Saturday, April 19, 2003

Palms and psalms. Nora has taken temporary care of a rogue dog, the definitive farm dog, a blue heeler. Boynton – who grew up in a house full of dogs and siblings - whose very pram was tended by an old border collie cross – still baulks when Flo enters the room. Something about the pointy ears or the yellow eyes causes a flight trigger. But she is actually quite benign, and waddles about anxiously with her fat egg-fed belly- possibly in a state of confusion about her exile and adoptive pack. Yesterday we took her for a run at a large free-running park and of course she ran off. She made a beeline for a bicycle in the distance, before idly falling in again with her strange captors.The park was the setting for a Passion Play, and our pack stumbled across three wooden crosses lying in wait on the ground near the Bunya Pine. The dogs inspected them religiously. On Good Friday – or Karfreitag – Boynton always likes to play “On the Willows” from Godspell– even if the theology is NQR – its mournful poignancy seems to go with the Kar
Nora has officially been given notice of impending demolition and is house-hunting. Hunting out obscure pockets of overlooked houses. Boynton hopes she will go for one with etched glass doors. Such is the power of featurism, or the poverty of diversion, that a retro etched palm tree is all it would take for boynton’s heart to gladden every time she calls in to visit. Meanwhile the old apple trees of peel street, and the resident possums are probably enjoying their last season.

Friday, April 18, 2003

Seeing this automobile furniture site (via the Presurfer) reminded boynton of a few of those car-centric plots featured on the Hatch's plot bank. They may have wheels afterall.
970 decides to rent lavish furnishings and car to impress old friend
44 tries to make expensive new car into art
816 tries to fix their own car
900 friend in danger - wrecks car on the way
A review of Lucinda Williams World Without Tears (via eclectica)
The problem is, Williams' work has always been defined by that struggle, by reaching so deeply within herself to prove her naysayers wrong, that her newfound success seemed something of a Pyrrhic victory. Artistic and material success is wonderful, but who wants to hear songs about how great things are going?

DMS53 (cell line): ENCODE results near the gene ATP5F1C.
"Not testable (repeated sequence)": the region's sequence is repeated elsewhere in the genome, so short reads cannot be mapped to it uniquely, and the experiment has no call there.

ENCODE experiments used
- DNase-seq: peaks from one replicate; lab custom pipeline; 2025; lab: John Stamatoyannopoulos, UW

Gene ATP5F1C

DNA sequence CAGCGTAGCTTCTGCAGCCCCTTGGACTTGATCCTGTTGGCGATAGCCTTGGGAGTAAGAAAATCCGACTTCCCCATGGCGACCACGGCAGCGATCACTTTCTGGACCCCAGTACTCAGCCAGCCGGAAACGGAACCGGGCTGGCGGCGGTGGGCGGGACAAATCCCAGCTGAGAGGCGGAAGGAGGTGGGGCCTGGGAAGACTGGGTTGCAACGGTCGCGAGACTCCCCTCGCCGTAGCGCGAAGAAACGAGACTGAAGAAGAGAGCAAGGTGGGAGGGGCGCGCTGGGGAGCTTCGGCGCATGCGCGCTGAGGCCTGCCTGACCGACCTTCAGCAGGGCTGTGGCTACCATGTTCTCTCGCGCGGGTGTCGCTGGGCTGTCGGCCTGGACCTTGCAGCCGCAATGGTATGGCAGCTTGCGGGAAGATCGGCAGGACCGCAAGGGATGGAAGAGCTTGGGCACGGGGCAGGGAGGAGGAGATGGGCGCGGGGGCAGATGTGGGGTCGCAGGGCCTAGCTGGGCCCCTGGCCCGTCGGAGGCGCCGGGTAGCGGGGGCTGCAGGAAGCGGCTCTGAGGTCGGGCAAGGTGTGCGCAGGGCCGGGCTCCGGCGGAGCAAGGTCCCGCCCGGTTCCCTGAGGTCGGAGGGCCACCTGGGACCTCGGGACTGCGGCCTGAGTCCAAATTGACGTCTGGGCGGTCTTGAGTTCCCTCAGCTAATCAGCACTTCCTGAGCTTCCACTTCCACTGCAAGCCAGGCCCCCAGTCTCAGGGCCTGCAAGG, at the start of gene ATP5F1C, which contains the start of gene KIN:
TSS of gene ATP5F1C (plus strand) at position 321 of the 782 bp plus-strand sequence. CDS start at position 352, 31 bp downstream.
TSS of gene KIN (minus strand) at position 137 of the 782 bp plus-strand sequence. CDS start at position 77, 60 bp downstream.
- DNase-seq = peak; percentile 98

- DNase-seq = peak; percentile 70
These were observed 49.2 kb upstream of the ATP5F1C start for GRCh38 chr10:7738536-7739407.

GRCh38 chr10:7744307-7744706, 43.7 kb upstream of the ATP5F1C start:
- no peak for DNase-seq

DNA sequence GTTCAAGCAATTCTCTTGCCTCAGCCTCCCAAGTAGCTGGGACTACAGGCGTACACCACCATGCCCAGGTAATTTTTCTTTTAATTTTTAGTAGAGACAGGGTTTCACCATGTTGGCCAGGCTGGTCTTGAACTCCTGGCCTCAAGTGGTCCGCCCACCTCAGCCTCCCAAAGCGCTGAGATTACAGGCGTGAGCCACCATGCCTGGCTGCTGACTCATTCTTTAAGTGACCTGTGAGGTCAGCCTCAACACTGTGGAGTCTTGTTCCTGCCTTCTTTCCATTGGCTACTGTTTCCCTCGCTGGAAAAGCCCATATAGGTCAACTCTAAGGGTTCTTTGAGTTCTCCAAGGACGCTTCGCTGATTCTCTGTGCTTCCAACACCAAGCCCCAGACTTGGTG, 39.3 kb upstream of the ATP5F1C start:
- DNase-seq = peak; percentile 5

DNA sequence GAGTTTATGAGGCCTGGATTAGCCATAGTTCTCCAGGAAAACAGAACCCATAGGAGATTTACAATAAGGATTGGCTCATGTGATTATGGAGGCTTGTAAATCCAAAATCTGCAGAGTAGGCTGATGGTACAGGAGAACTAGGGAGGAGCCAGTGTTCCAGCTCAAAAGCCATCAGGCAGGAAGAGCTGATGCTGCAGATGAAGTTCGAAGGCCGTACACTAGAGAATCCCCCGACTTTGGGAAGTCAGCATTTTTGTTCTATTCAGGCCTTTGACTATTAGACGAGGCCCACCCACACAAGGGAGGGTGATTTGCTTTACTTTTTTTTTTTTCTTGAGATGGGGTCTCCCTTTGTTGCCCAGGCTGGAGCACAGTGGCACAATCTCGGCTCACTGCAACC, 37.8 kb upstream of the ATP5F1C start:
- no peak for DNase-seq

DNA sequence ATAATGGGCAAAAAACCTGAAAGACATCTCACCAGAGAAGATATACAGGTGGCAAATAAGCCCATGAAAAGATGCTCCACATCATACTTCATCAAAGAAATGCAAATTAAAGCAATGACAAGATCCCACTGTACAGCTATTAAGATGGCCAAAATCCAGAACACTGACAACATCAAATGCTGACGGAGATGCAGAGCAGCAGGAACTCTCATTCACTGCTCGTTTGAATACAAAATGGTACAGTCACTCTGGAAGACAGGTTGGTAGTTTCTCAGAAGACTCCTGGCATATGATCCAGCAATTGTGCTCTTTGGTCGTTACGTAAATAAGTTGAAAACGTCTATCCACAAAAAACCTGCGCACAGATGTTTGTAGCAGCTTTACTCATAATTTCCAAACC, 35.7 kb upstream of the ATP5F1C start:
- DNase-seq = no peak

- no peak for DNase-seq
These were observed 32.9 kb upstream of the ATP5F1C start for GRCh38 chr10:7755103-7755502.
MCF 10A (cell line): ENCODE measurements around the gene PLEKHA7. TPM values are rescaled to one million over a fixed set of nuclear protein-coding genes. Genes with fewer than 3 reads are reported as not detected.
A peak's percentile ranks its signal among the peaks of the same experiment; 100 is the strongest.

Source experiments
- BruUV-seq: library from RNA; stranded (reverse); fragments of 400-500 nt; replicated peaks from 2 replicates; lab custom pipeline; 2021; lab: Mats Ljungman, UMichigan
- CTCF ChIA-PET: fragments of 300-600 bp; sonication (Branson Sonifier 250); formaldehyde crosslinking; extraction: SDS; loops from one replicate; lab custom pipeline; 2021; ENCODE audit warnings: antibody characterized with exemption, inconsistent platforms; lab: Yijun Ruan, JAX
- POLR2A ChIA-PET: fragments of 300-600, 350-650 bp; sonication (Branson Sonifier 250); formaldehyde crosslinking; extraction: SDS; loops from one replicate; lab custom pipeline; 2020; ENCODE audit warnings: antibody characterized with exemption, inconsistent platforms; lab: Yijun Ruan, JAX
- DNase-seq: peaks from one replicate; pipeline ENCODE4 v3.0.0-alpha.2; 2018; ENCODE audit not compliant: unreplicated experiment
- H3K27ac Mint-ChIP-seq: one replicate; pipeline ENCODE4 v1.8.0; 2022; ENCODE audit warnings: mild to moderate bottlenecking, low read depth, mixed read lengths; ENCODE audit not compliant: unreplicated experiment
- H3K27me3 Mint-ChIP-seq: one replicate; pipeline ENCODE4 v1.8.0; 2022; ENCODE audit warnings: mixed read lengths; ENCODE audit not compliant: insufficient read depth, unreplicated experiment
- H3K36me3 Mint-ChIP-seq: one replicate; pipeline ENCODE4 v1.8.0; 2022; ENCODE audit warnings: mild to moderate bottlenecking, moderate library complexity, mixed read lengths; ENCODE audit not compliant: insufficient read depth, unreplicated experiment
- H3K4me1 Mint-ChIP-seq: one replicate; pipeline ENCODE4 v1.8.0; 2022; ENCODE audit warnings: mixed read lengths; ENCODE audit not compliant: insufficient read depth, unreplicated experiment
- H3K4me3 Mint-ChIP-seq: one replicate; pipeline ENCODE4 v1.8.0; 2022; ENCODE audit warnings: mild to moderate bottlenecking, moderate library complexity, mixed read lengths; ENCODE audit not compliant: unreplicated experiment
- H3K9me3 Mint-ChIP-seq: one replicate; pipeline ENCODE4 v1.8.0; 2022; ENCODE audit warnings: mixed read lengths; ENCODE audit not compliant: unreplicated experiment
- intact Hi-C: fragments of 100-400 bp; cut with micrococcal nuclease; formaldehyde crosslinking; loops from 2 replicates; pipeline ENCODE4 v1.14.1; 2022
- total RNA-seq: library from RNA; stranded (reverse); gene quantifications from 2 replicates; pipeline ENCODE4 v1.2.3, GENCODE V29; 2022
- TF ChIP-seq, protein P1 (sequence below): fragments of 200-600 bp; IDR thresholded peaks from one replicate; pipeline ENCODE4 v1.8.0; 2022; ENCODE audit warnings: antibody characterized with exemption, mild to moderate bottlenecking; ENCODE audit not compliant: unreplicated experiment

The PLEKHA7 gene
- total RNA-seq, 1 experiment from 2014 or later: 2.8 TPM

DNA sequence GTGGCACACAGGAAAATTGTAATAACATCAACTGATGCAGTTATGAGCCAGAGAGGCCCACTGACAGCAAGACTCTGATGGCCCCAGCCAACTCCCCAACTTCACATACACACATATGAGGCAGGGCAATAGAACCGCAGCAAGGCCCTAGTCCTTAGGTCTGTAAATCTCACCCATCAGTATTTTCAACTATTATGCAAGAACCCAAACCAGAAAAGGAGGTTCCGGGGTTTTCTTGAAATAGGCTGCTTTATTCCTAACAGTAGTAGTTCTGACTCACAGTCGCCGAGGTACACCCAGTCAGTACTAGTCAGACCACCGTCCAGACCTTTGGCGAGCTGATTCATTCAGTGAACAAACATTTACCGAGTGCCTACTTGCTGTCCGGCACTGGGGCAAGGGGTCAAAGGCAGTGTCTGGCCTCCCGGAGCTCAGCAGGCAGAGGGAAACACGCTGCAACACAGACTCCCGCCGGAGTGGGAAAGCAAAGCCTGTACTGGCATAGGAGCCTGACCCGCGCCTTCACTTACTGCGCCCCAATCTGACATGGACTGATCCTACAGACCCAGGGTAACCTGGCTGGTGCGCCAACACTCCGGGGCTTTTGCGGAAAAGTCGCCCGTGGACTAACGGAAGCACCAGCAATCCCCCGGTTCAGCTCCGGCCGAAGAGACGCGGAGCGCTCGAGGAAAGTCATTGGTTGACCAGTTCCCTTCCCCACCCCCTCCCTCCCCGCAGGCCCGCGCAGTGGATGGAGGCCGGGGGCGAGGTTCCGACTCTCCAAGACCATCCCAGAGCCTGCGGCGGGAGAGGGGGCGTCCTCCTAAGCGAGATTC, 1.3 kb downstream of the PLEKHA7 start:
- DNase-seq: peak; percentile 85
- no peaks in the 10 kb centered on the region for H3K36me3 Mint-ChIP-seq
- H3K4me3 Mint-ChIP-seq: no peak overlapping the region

If The Phone Doesn't Ring, It's Me
All time best of the worst country song titles (via scrubbles)
I'm Just an Old Chunk of Coal (But I'm Gonna be a Diamond Someday)

Thursday, April 17, 2003

We’ve been thinking about doorbells and visitors lately since Scott of the eye alerted boynton to the possible slippery slope down to virtual hermitville. Once upon a time boynton bought an excellent electronic type, that she swiftly had to exchange. She had managed to buy one with the same frequency channel as her neighbours They were alerted to this fact instantly as a friend of boynton's, who shall remain nameless Nora, had been delighting in testing out the sonic range of the new toy, a hundred times in a minute. Ever since that poor model died, she has relied on the kindness of her labrador’s ears. But these are steadily diminishing in keenness. A simple doorbell with an appropriate chime may indeed be a good thing. Or perhaps a full on strobe effect with a menagerie of sound effects to choose from. (The ubersportingpundit crowd would no doubt go for “crickets at night”)